BLASS, JUSTICE FOR THE COURT:
On February 13, 1989, the Mississippi Commission on Judicial Performance filed a Formal Complaint charging Johnny B. Thomas, mayor and municipal judge of the Village of Glendora, Mississippi, with judicial misconduct in violation of Miss. Const. of 1890, art VI, 177A, as amended. The complaint charges, in Paragraph V, "Facts Common to all Counts" , that Mayor Thomas was indicted in the United States District Court for the Northern District of Mississippi. Mayor Thomas entered a Plea Agreement in which he plead guilty to one count of the indictment which charged the operation of an illegal gambling business in violation of 18 U.S.C. 1955. In an separate action, Mayor Thomas was convicted in the justice court of Tallahatchie County
of the misdemeanor offenses of possession of whiskey for resale; of selling alcoholic beverage to a minor and selling beer to a minor, on August 3, 1988; and of selling beer without licenses on October 13, 1988.
The complaint also charges that Mayor Thomas holds the office of Mayor of Glendora, an executive office, and municipal judge, an office within the judicial branch; and serves as judge in cases in which the Town of Glendora is a party, in violation of Miss. Const. of 1890, art I, 1 and 2.
Respondent's answer denied that he was a Municipal Court Judge; that the Commission had jurisdiction over him pursuant to Miss. Const. of 1890, art VI, 177A; and that he was guilty of judicial misconduct constituting a violation of Miss. Const. of 1890, art VI, 177A and Code of Judicial Conduct Canons 1, 2A, 2B, 3A(1), 3C(1)(a), 3C(1)(c), 3C(1)(d)(i). Respondent admitted all allegations in Paragraph V, concerning his convictions.
A hearing was held before a Committee of the Commission on March 29, 1989. The Commission found by clear and convincing evidence that the respondent: serves or has served as municipal court judge for Glendora, in accord with Miss. Code Ann. 21-23-5 (1988 Supp.); was convicted of a felony in the U.S. District Court for the N.D. of Miss., on December 15, 1988; and was convicted of four separate misdemeanors in the justice court of Tallahatchie County, Miss. Based upon these specific findings, the Commission found that Respondent's conduct violated Code of Judicial Conduct of Mississippi Judges Canons 1, 2A, 2B, 3A(1) and 3C(1)(d); and that his conduct constituted conviction of a felony in a court other than a state court of Mississippi and conduct prejudicial to the administration of justice which brings the judicial office into disrepute as set forth in Miss. Const. of 1890, art. VI, 177A, as amended. The Commission recommended that Johnny B. Thomas be suspended from holding office as municipal court judge so long as he may be mayor of the village of Glendora, Miss. The Commission further recommended that this Court declare Miss. Code Ann. 21-23-5, which allows a mayor to serve as municipal judge, to be unconstitutional, pursuant to Miss. Const. of 1890, art. I, 1 and 2.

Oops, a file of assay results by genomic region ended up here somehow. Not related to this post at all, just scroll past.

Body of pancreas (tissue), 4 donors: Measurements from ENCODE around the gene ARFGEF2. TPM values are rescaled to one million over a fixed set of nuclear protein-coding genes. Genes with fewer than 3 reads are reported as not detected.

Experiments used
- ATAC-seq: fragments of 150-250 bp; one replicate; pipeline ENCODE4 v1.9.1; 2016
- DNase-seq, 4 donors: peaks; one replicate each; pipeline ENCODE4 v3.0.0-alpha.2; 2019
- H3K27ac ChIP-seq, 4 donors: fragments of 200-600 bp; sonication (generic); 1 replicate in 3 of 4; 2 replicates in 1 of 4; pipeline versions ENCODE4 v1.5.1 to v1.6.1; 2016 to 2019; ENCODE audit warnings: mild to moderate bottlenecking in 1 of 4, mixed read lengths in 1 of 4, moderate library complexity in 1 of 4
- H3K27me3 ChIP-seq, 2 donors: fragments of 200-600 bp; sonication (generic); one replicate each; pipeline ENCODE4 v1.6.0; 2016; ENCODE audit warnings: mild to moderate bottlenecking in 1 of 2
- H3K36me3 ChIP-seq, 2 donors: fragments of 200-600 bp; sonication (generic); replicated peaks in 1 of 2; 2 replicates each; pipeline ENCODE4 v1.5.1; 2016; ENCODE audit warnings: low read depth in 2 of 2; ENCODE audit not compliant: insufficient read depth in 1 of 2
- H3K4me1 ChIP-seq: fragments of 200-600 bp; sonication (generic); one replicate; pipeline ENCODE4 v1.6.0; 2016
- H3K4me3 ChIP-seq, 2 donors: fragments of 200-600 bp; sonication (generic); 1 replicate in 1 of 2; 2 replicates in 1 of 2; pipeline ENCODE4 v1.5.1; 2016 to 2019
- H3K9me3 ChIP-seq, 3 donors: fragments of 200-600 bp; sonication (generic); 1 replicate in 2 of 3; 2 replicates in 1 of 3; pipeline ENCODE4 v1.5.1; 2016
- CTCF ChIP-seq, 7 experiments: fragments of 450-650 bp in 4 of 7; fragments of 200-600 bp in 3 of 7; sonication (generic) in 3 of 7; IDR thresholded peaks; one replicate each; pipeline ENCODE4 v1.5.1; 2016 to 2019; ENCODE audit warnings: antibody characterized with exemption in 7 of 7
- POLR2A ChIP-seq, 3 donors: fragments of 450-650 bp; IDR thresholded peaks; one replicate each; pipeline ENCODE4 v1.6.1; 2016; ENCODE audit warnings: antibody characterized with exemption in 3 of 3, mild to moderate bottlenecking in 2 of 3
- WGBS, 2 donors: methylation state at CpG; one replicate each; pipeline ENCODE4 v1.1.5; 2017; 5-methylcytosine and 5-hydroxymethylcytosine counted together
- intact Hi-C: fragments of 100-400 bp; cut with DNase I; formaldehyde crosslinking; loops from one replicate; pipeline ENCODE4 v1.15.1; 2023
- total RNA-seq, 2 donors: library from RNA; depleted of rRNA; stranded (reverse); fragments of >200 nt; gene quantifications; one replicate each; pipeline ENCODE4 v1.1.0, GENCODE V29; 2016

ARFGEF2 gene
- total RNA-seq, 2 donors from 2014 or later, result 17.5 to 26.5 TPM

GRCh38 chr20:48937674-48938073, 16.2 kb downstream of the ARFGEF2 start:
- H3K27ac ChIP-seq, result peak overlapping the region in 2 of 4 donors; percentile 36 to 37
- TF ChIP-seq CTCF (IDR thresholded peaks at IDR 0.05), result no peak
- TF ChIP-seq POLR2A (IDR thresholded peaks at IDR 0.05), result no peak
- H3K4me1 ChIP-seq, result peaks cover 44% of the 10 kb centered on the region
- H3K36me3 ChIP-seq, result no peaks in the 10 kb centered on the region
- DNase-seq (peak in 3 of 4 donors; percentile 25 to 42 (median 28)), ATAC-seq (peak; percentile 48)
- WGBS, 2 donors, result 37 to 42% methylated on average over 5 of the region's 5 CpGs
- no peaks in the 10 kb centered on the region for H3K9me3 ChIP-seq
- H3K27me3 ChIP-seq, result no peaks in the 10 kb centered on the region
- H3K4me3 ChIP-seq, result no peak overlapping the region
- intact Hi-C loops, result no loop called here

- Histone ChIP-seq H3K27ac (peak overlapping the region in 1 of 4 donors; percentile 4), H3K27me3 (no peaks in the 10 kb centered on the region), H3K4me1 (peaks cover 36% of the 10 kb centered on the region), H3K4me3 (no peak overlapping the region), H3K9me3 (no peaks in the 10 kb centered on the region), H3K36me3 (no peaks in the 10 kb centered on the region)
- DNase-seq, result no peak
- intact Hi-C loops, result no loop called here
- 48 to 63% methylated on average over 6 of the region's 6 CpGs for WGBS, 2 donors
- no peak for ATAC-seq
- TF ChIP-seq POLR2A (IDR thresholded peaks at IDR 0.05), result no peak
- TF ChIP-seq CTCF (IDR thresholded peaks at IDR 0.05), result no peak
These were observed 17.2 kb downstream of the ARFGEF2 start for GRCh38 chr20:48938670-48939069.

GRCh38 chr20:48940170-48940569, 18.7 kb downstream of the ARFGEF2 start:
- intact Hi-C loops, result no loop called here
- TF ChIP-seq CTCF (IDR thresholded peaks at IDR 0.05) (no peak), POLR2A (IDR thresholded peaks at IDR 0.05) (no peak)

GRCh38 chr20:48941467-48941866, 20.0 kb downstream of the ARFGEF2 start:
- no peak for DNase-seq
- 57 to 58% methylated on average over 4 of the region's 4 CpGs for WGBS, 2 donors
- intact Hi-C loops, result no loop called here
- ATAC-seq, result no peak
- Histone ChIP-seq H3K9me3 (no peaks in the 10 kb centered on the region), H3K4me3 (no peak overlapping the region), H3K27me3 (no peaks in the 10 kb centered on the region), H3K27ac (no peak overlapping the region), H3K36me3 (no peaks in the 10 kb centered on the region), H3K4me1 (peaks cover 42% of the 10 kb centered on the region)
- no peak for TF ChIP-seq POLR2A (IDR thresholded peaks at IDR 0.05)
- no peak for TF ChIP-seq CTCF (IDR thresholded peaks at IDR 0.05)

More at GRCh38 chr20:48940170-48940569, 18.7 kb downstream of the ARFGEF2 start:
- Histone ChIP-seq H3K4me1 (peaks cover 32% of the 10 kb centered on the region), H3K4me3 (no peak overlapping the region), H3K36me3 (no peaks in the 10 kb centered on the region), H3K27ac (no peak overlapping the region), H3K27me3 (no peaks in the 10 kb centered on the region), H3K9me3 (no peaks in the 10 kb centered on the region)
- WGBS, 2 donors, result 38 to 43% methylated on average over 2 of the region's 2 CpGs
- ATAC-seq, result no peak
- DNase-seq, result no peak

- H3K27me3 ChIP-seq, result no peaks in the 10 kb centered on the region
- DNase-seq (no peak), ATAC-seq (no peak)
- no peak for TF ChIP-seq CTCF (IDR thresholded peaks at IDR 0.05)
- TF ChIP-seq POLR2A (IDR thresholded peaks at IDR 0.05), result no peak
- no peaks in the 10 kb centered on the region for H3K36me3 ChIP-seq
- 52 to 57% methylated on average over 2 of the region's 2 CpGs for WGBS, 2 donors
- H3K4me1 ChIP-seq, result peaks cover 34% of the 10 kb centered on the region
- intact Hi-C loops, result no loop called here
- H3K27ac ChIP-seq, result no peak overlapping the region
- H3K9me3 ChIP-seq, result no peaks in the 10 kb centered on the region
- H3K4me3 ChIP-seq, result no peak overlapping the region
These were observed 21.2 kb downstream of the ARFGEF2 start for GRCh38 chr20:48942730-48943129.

We adopt, partially, the recommendation of the Commission and hereby suspend Mayor Johnny B. Thomas from holding office as municipal court judge so long as he may be mayor of the village of Glendora, Miss. We find it unnecessary to address the issue raised by the commission as to the constitutionality of Miss. Code Ann. 21-23-5.
Respondent contends that the Commission has "absolutely no authority or jurisdiction over matters involving persons outside the judiciary." He urges that any conduct alleged in the complaint occurred when he was not serving as municipal court judge and that although Miss. Const. of 1890, art. VI, 177A allows removal, suspension, fine, or censure of a justice or judge of this state, he is not a holder of a judicial seat within the meaning of that section.
The Commission's position is that Mayor Thomas presently serves as municipal judge pro tempore; he may serve as municipal judge of Glendora under Miss. Code Ann. 21-23-5; he has completed the required training and has served as municipal judge in the past. Mayor Thomas is presently designated municipal judge pro tempore and served in that capacity at the time of the convictions. He testified that he could serve as judge in the future if he chooses to do so.
The legislature in creating the municipal court with the mayor as judge, acted within its powers to create inferior courts. In Bell v. McKinney, 63 Miss. 187 (1885), this court held that the Miss. Const. of 1869, art. I, 31 and art. VI, 24 empowered the legislature to establish such inferior courts. Poplarville Sawmill Co. v. Marx & Sons, 117 Miss. 10, 77 So. 815 (1918), decided under the Miss. Const. of 1890, reaffirmed the holding in Bell.
The Code of Judicial Conduct requires compliance with the code by "(a)nyone, whether or not a lawyer, who is an officer of a judicial system performing judicial functions, . . ." For purposes of the Code any officer performing judicial functions is a judge. A judge pro tempore is defined as a person who is appointed to act temporarily as a judge. Mississippi Code of Judicial Conduct, Miss. Rules of Court, 1989 ed. p. 507.
The Rules of the Mississippi Commission on Judicial Performance define "Judge" to include a judge of Municipal Court including someone serving as a part time or special judge. Rule 1 (A)(3). Rule 2 gives the Commission jurisdiction to consider the conduct of a judge, as defined. The Commission was created by the Mississippi Legislature and by constitutional amendment to enforce the standards of judicial conduct and to protect the public from judicial misconduct and disabled judges. The rules are to be liberally interpreted so as to carry out the mandate of the electorate by its approval of Miss. Const. of 1890, art VI, 177A, as amended. R. Miss. Comm. on Jud. Perf. 1 (B)(C).
Municipal courts are validly established inferior courts. We hold that Mayor Thomas is a "judge" within the contemplation of both the Rules of ...